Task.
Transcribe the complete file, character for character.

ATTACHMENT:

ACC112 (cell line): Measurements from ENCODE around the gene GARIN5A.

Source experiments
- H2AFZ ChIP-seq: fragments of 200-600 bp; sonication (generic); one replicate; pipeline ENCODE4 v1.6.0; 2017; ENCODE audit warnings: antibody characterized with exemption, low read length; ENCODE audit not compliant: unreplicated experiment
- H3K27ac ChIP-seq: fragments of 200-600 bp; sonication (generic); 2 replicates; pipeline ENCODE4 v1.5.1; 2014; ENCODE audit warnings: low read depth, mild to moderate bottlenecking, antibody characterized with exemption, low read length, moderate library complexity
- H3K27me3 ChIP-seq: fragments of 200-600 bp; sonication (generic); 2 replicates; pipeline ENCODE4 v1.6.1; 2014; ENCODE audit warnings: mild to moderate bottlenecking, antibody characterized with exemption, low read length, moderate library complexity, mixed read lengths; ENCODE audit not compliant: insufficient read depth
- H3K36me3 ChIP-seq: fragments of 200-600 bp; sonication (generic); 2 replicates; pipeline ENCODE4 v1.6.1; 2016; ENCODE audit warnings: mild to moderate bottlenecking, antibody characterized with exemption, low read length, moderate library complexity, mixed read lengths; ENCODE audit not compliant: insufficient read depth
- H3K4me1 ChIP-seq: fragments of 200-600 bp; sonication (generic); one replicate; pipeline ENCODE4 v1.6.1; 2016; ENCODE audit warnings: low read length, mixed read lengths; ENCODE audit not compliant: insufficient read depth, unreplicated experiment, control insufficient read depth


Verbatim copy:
ACC112 (cell line): Measurements from ENCODE around the gene GARIN5A.

Source experiments
- H2AFZ ChIP-seq: fragments of 200-600 bp; sonication (generic); one replicate; pipeline ENCODE4 v1.6.0; 2017; ENCODE audit warnings: antibody characterized with exemption, low read length; ENCODE audit not compliant: unreplicated experiment
- H3K27ac ChIP-seq: fragments of 200-600 bp; sonication (generic); 2 replicates; pipeline ENCODE4 v1.5.1; 2014; ENCODE audit warnings: low read depth, mild to moderate bottlenecking, antibody characterized with exemption, low read length, moderate library complexity
- H3K27me3 ChIP-seq: fragments of 200-600 bp; sonication (generic); 2 replicates; pipeline ENCODE4 v1.6.1; 2014; ENCODE audit warnings: mild to moderate bottlenecking, antibody characterized with exemption, low read length, moderate library complexity, mixed read lengths; ENCODE audit not compliant: insufficient read depth
- H3K36me3 ChIP-seq: fragments of 200-600 bp; sonication (generic); 2 replicates; pipeline ENCODE4 v1.6.1; 2016; ENCODE audit warnings: mild to moderate bottlenecking, antibody characterized with exemption, low read length, moderate library complexity, mixed read lengths; ENCODE audit not compliant: insufficient read depth
- H3K4me1 ChIP-seq: fragments of 200-600 bp; sonication (generic); one replicate; pipeline ENCODE4 v1.6.1; 2016; ENCODE audit warnings: low read length, mixed read lengths; ENCODE audit not compliant: insufficient read depth, unreplicated experiment, control insufficient read depth